BUILDING THE BELTWAY: Construction of the beltway already was underway for one year by the time President Dwight Eisenhower signed the Federal Highway Act into law. In 1957, the first section of beltway opened as part of the "Washington National Pike" (originally designated US 240). This two-mile-long section from the current end of I-270 (EXIT 35) east to EXIT 33 (MD 185 / Connecticut Avenue) - built roughly along the southern boundary of Rock Creek Park over the objections of the National Parks Service - ultimately was incorporated into the beltway. However, the four-lane highway was designed prior to the 1956 law, requiring reconstruction to Interstate standards between 1957 and 1959. During this period, the highway was widened to six lanes, with right-of-way for future expansion to eight lanes.
In the years immediately following the beltway's inclusion into the Interstate highway system, Virginia highway officials appeared more earnest to begin construction, while their counterparts in Maryland appeared content to wait until the second half of the 1960's to begin construction, after the Baltimore Beltway (I-695) was completed. That all changed in 1959 when J. Millard Tawes, upon taking the governorship of Maryland, ordered an acceleration of work on the Capital Beltway for a completion date of 1964.
Most of the geography along the beltway was conducive to highway construction. The two exceptions were in the area of the American Legion Bridge, where rock excavations had to take place, and the Springfield-to-Alexandria section, which had to be raised above the swamps surrounding Cameron Run.
Ultimately, it was in Maryland that the first stretch of Interstate-funded beltway was built with the opening of a two-mile-long stretch from EXIT 29 (MD 193 / University Boulevard) to EXIT 31 (MD 97 / Georgia Avenue) in early December 1961.
Two bridges were built across the Potomac River:
At the lower end of the Potomac, the Woodrow Wilson Bridge - originally called the Jones Point Bridge - was built to connect the Oxon Hill in Prince Georges County, Maryland with Alexandria (Jones Point Park), Virginia. The 5,900-foot-long bridge accommodates six lanes of traffic across the Potomac, and was designed to carry 75,000 vehicles per day (AADT). It has a multi-span girder design except for a bascule drawbridge about 500 feet east of the Virginia shoreline. The $16.7 million drawbridge and its approaches (from US 1 in Alexandria to MD 210 / Indian Head Highway in Oxon Hill) opened in December 1961. The cost of the Woodrow Wilson Bridge was paid in full by the Federal government (per 1955 legislation granting construction of the bridge), and the highway departments of Maryland, Virginia, and the District of Columbia (a 100-foot-long, over-water section of the bridge crosses District boundaries) cover ongoing maintenance costs.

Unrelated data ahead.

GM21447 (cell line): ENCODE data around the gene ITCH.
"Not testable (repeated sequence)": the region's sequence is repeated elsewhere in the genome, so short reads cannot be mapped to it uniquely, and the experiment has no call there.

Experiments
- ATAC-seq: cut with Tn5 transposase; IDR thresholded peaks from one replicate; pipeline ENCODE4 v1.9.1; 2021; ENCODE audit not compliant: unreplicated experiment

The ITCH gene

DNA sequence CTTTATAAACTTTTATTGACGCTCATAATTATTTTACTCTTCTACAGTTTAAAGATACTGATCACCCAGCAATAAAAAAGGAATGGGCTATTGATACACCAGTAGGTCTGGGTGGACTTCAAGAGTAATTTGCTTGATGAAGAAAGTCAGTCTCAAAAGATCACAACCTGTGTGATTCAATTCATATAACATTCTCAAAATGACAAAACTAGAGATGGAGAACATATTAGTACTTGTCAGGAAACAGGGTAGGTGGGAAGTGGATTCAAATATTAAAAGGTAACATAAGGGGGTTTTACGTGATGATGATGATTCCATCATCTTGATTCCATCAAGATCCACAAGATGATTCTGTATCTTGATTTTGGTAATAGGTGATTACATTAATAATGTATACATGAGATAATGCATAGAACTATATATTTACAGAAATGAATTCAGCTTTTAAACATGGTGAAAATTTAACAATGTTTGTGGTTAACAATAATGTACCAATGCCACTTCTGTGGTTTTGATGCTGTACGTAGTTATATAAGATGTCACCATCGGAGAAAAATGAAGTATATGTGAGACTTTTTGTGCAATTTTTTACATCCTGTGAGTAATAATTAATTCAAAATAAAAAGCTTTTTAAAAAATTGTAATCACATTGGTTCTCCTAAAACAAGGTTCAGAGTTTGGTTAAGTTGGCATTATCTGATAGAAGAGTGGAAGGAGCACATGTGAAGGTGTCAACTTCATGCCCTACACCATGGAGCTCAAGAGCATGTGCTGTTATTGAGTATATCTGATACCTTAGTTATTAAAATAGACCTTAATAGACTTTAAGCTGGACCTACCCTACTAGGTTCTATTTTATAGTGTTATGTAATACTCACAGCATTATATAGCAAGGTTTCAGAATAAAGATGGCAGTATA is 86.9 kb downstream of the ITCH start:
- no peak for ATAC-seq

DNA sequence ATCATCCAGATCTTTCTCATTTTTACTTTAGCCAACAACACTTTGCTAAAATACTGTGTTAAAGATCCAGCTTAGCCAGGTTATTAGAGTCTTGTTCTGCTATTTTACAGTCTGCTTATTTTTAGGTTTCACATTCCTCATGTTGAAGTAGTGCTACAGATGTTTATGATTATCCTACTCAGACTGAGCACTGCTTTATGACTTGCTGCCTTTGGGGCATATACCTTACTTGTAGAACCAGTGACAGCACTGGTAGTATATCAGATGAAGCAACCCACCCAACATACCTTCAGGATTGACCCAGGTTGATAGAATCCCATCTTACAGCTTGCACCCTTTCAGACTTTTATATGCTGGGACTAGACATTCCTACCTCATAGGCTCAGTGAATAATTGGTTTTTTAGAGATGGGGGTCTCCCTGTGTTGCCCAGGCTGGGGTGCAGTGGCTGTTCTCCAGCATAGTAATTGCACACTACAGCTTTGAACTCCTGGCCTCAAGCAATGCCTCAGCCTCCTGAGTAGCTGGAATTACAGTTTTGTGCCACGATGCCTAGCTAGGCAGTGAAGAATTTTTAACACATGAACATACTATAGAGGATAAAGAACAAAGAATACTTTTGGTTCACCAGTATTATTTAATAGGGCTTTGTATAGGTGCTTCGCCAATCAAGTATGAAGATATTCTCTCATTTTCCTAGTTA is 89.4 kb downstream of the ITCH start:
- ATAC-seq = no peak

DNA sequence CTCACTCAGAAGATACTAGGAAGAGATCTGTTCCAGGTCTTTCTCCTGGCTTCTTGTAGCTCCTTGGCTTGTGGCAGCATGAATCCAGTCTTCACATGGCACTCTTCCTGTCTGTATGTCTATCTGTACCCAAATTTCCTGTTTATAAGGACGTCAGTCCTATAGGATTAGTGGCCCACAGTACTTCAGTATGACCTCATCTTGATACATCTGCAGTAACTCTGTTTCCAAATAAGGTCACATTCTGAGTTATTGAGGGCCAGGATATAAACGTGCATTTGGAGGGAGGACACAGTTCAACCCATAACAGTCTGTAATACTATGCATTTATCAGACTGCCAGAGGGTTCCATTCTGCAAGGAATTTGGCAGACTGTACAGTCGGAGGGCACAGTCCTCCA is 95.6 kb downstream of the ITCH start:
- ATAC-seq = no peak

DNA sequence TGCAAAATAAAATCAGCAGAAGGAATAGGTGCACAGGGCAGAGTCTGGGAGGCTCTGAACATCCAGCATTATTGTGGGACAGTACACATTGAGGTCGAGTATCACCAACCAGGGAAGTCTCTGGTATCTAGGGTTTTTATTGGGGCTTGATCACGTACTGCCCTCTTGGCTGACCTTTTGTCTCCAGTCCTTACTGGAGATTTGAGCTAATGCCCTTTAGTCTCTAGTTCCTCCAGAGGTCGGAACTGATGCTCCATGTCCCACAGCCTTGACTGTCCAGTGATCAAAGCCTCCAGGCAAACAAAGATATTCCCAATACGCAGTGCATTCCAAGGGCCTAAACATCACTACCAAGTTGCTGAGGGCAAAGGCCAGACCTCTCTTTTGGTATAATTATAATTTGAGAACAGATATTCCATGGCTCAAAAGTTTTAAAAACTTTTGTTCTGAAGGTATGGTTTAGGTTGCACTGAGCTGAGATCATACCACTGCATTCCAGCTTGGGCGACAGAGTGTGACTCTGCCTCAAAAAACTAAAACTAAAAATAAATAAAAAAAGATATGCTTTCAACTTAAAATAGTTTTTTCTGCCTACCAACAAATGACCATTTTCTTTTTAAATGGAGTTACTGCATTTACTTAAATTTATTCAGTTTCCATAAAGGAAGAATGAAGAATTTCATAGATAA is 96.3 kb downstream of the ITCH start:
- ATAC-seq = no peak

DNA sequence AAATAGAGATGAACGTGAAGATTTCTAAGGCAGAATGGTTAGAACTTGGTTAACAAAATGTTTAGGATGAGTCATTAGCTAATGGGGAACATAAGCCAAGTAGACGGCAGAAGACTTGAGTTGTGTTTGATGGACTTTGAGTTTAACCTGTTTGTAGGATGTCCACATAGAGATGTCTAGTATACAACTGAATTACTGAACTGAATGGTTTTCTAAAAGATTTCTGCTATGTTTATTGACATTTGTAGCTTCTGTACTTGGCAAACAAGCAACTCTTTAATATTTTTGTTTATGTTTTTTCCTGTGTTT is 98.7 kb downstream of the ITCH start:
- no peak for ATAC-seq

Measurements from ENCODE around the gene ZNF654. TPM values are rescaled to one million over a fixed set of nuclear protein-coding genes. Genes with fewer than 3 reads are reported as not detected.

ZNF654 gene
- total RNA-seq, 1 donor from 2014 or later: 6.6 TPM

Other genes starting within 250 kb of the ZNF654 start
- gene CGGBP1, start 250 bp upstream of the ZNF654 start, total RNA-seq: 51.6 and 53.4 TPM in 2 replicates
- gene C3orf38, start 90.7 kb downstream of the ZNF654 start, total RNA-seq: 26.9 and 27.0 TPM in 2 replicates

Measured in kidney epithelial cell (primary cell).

At the upper end of the Potomac, the American Legion Bridge - originally called the Cabin John Bridge - was built to carry six lanes of traffic across one of the deepest gorges along the Potomac. The $2.8 million bridge and its immediate approaches were opened to traffic in December 1962.
As the 1965 completion deadline approached, Maryland and Virginia officials competed - if only on a friendly basis - to get their respective sections of the Capital Beltway completed. The 22-mile-long, $56.6 million Virginia section opened on April 2, 1964, while the 41-mile-long, $96.4 million Maryland section was completed on August 16, 1964.